On June 25th, Obama outlined a national climate change policy – and the first comprehensive framework discussed by any president – for the United States. His first term largely focused on transport; now he’s intent to target the power sector. Will his policy goals limit or endorse fracking?
Short answer: Unless individual states dictate otherwise, Obama’s new policy will likely encourage more fracking.
Natural gas – a policy imperative?
Targets were emphatically introduced during the speech, such as reducing emissions by 17% from their 2005 levels, the federal government’s plan to consume 20% of its electricity using renewable energy resources over the next 7 years, and the installation of 3 gigawatts of renewable power units on defense bases that would otherwise burn millions of tons of coal. The significance? Obama intends to accomplish these feats in part by explicitly embracing the U.S shale gas boom. He even characterized U.S domestic natural gas reserves as the “transition fuel”. Citing job creation and his own confidence in making drilling safer and cleaner, Obama aims to see gas production increase to tackle expensive heating and power bills paid by American households. These applications will be combined with raised efficiency standards for vehicles and appliances.
Perhaps the most poignant aspect of climate policy speech was when Obama confirmed his intent to bypass Congress and use the EPA to roll out executive actions to address carbon emissions and pollution. In other words, if Congress remains addled by legislative deadlock on the matter, Obama will issue an executive memo to create rules to curb emissions from power plants and compel coal-burning facilities to use natural gas instead. Substantial cuts in emissions and rules for coal-burning plants will not likely be put in effect until Obama leaves office – but they are to be proposed by June 2014 and finalized the following summer. It seems logical that an increase in U.S natural gas production, made feasible by hydraulic fracturing technology, is what will surely buoy this strategy – and a considerable chunk of Obama’s climate change policy initiatives. Cuts in coal and other fossil fuels will necessarily require ample revenue support from natural gas production and export.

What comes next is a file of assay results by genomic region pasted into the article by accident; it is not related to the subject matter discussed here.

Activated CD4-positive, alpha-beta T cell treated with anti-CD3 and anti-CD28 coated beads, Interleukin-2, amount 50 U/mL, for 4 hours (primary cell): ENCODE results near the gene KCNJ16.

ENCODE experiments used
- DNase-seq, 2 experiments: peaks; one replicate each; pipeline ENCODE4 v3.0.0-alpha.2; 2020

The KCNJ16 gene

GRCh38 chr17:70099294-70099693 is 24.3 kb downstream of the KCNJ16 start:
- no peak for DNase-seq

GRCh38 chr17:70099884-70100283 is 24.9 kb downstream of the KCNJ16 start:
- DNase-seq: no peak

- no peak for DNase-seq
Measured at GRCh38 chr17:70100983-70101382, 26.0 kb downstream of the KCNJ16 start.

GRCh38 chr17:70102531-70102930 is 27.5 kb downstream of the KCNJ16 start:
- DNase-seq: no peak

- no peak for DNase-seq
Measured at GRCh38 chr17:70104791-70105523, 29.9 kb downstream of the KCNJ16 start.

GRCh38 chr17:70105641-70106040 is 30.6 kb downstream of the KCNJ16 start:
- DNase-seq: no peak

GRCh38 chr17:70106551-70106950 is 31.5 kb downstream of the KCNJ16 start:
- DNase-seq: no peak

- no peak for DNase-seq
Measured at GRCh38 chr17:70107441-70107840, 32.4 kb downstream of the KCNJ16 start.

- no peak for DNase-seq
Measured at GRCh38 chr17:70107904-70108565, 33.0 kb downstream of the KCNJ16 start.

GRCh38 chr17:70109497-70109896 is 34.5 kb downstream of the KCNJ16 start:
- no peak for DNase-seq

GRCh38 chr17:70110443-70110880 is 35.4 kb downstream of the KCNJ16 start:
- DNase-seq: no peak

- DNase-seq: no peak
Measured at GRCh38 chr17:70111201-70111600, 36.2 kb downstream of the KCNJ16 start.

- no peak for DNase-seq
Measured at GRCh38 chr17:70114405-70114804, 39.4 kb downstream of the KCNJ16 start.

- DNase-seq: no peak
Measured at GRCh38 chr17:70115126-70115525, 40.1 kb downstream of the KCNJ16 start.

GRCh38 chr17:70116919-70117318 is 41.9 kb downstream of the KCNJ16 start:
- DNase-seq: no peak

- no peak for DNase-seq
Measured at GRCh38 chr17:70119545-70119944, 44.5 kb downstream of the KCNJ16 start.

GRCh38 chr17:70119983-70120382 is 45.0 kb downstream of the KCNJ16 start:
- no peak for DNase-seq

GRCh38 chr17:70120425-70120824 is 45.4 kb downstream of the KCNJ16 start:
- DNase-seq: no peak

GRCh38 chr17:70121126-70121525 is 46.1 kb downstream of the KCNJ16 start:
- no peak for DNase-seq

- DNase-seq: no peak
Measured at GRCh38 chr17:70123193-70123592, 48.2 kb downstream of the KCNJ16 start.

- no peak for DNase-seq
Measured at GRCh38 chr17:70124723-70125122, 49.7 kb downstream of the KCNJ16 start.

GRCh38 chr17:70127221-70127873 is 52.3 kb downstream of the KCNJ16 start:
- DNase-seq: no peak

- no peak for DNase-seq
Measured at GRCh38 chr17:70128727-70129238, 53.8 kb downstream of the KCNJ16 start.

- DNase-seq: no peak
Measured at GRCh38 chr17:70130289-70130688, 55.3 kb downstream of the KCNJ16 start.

Environmentalists and anti-frack groups may be disappointed. While Obama is sternly leaving it to oil & gas to develop the shale reserves without federal government subsidies (in fact, Obama intends to extinguish all remaining tax benefits for the industry), and while he does seem serious about greater U.S cooperation in international climate change talks, on the other hand he looks likely to approve the Keystone Pipeline project – an issue nearly if not more contentious than fracking. But the take-away in terms of future regulations, endorsement, or restrictions on hydraulic fracturing is this: Obama is down with the shale gas revolution. By corollary, he’s probably down with fracking too.